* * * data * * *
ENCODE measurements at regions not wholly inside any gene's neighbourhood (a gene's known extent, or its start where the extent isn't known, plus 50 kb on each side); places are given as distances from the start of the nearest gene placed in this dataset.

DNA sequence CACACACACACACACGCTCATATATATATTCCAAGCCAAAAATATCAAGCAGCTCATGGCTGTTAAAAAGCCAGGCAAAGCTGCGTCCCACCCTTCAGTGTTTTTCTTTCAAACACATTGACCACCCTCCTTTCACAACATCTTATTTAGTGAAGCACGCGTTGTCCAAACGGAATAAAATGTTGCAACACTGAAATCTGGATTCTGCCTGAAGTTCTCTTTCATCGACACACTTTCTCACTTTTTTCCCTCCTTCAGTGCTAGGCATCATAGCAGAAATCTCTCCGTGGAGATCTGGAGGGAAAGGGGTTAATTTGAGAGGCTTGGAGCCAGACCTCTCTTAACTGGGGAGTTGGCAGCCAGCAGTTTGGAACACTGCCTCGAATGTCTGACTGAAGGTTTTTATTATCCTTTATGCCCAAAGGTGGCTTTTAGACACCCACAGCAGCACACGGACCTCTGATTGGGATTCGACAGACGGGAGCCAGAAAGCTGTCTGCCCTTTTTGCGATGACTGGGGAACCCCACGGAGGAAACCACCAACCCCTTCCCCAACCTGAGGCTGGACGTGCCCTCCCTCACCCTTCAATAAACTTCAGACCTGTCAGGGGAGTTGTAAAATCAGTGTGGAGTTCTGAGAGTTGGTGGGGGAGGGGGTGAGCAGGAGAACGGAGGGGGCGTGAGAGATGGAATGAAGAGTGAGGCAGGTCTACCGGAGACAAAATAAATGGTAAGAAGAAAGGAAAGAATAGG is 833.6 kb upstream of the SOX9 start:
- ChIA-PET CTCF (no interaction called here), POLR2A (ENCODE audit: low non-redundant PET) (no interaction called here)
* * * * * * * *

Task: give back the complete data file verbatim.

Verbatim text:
ENCODE measurements at regions not wholly inside any gene's neighbourhood (a gene's known extent, or its start where the extent isn't known, plus 50 kb on each side); places are given as distances from the start of the nearest gene placed in this dataset.

DNA sequence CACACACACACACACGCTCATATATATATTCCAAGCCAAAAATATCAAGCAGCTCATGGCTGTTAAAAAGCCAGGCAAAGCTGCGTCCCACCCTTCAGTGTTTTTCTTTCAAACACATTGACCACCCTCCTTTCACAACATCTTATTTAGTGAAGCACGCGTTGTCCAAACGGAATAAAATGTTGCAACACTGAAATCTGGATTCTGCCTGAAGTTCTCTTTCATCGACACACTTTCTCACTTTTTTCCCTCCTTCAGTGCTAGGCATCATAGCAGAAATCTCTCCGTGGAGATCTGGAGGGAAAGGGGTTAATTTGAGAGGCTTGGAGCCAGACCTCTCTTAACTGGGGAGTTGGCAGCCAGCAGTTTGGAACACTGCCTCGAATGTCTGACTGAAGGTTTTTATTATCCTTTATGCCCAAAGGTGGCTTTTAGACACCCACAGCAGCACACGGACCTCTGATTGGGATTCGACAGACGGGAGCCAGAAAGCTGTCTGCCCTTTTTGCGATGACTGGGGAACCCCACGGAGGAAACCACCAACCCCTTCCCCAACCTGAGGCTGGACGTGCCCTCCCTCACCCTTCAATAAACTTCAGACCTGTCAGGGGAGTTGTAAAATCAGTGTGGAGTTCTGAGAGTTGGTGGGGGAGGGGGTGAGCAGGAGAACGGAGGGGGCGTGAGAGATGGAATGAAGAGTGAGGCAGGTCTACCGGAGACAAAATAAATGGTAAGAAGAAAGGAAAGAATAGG is 833.6 kb upstream of the SOX9 start:
- ChIA-PET CTCF (no interaction called here), POLR2A (ENCODE audit: low non-redundant PET) (no interaction called here)